2. Estate Planning Documents
An ADPA can draft wills for same-sex couples, adding them as beneficiaries for life insurance policies and retirement accounts in place of a spouse. They can also draft documents to carry out the wishes of their clients in case they become incapacitated.
3. Real Estate Documents
An ADPA can also handle any real estate concerns you may have, including buying and selling land, commercial leases, co-ops, and condominiums for couples in a domestic partnership or civil union.
4. Family Law
A family law ADPA can represent you in matters of adoption, divorce, prenuptial agreement disputes, child custody cases, child support issues, visitation rights, and spousal support.
5. Tax Issues
If you are planning to file taxes jointly or separately as a couple in a domestic partnership or civil union, an ADPA may be able to provide the legal services needed to get the job done.
6. Social Security Benefits
Being in a domestic partnership or civil union may allow you to access certain social security benefits if you are widowed, make eligible for family leave, and can enable you to extend your benefits after retirement.
7. Health Care Coverage
If you are in a domestic partnership or civil union, any health insurance coverage that you have through your employer should also cover your spouse.
8. Immigration Issues
Immigration laws often change, especially when it comes to dealing with same-sex couples. An ADPA can advise you on how to obtain permanent residence status for an immigrant spouse or if you are in an interracial marriage, they may be able to help you negotiate with the government.
All of these documents and services can be handled by one ADPA, which is why hiring one will save you time, money, and stress in the long run. You may even realize that having your own legal documents prepared early on in the relationship will help you avoid some problems and complications further down the road.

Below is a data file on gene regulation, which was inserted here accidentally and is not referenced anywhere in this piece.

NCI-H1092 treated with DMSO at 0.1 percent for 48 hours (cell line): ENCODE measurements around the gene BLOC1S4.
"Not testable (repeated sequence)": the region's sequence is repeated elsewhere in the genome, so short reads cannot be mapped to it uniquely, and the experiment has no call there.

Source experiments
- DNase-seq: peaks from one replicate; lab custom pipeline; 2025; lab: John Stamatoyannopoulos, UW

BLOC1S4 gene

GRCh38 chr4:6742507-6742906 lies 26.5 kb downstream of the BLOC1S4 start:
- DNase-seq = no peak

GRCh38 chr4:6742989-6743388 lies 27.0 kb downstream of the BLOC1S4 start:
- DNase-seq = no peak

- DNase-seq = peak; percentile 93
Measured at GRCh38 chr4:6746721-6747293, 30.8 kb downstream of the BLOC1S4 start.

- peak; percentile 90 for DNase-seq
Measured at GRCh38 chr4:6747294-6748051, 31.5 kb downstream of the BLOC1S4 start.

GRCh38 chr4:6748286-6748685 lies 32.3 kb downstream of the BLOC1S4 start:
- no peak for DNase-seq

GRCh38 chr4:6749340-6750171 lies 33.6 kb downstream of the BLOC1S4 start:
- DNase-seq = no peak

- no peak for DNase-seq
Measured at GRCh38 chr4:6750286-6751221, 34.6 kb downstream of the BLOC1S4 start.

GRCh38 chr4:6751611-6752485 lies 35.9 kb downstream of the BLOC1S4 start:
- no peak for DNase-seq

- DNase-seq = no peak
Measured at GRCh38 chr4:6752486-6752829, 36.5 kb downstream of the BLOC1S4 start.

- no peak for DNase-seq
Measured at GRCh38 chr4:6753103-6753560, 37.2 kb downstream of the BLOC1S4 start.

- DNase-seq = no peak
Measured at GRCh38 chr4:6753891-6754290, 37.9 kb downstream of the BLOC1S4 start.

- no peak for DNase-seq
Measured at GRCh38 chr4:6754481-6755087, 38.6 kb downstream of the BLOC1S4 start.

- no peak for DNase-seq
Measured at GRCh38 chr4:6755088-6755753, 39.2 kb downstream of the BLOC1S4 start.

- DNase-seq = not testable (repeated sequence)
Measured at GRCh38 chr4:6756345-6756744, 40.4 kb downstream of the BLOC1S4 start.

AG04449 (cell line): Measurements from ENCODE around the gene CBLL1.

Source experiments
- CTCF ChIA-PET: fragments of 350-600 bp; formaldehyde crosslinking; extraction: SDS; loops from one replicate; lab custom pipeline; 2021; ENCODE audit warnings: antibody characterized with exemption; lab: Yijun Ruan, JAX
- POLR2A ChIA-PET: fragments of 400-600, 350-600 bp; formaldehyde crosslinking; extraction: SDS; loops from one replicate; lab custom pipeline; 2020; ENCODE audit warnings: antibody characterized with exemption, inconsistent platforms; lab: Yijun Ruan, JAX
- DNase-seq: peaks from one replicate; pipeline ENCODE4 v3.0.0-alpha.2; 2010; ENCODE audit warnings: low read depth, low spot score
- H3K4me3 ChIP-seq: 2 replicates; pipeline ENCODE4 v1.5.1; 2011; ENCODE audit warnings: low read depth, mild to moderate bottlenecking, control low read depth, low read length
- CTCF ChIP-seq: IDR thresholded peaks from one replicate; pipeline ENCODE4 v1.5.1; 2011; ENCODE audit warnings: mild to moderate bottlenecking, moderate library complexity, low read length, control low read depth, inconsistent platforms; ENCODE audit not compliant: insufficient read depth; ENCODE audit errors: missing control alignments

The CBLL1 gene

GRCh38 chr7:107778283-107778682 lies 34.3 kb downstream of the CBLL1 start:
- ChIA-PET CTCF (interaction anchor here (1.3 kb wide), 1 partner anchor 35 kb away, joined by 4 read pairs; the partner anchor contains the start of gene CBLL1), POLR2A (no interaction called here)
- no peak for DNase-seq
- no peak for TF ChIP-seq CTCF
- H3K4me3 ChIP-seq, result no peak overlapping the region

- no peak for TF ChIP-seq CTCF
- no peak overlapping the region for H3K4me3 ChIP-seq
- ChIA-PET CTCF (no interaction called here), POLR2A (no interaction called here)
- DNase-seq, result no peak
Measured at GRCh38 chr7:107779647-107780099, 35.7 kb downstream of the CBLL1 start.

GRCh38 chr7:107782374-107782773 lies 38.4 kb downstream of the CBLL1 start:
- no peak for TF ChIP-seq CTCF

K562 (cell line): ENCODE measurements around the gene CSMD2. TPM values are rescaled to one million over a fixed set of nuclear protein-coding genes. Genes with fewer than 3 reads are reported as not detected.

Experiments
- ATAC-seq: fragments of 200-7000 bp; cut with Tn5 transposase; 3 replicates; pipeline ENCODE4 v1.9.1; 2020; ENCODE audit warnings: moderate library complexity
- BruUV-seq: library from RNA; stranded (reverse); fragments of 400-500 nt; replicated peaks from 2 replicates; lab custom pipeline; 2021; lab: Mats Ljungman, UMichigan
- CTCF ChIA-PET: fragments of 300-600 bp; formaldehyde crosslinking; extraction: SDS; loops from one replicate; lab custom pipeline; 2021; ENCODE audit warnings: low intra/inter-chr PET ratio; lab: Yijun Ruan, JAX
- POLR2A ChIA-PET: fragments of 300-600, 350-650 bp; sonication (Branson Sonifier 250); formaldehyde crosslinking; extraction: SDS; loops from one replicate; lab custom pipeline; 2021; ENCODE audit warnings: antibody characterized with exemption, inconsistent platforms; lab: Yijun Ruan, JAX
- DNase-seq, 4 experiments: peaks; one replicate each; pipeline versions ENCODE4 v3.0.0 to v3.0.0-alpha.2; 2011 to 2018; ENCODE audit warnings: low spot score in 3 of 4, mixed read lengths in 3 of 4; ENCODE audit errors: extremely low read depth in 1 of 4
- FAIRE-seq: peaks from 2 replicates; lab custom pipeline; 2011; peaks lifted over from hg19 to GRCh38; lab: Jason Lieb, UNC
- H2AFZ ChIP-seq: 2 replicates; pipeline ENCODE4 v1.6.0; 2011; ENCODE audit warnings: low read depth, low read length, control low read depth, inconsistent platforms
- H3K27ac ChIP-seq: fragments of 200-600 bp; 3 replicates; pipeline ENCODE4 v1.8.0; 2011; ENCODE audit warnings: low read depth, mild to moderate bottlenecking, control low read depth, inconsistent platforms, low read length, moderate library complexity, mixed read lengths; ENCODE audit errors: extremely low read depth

The Bottom Line
While some legal work can be done on your own, most people are not trained in the laws surrounding domestic partnerships and do not know where to begin. This is why it is important to talk with an ADPA if you are thinking about getting married or entering into a civil union.
An ADPA will offer consultations with no obligation to their clients. They will outline the process for creating your documents and help you decide if you need to hire one at all.
As stated in the beginning, an ADPA is a person who provides legal services to same-sex domestic partners. They provide all of the same services as other legal professionals, such as drafting documents and representing clients in court.
However, an ADPA may charge less for their services than a traditional lawyer or law firm would because they usually do not charge by the hour. Instead, they charge a flat fee for certain services.
About the Author
True Tamplin, BSc, CEPF®
True Tamplin is a published author, public speaker, CEO of UpDigital, and founder of Finance Strategists.
True is a Certified Educator in Personal Finance (CEPF®), a member of the Society for Advancing Business Editing and Writing, contributes to his financial education site, Finance Strategists, and has spoken to various financial communities such as the CFA Institute, as well as university students like his Alma mater, Biola University, where he received a bachelor of science in business and data analytics.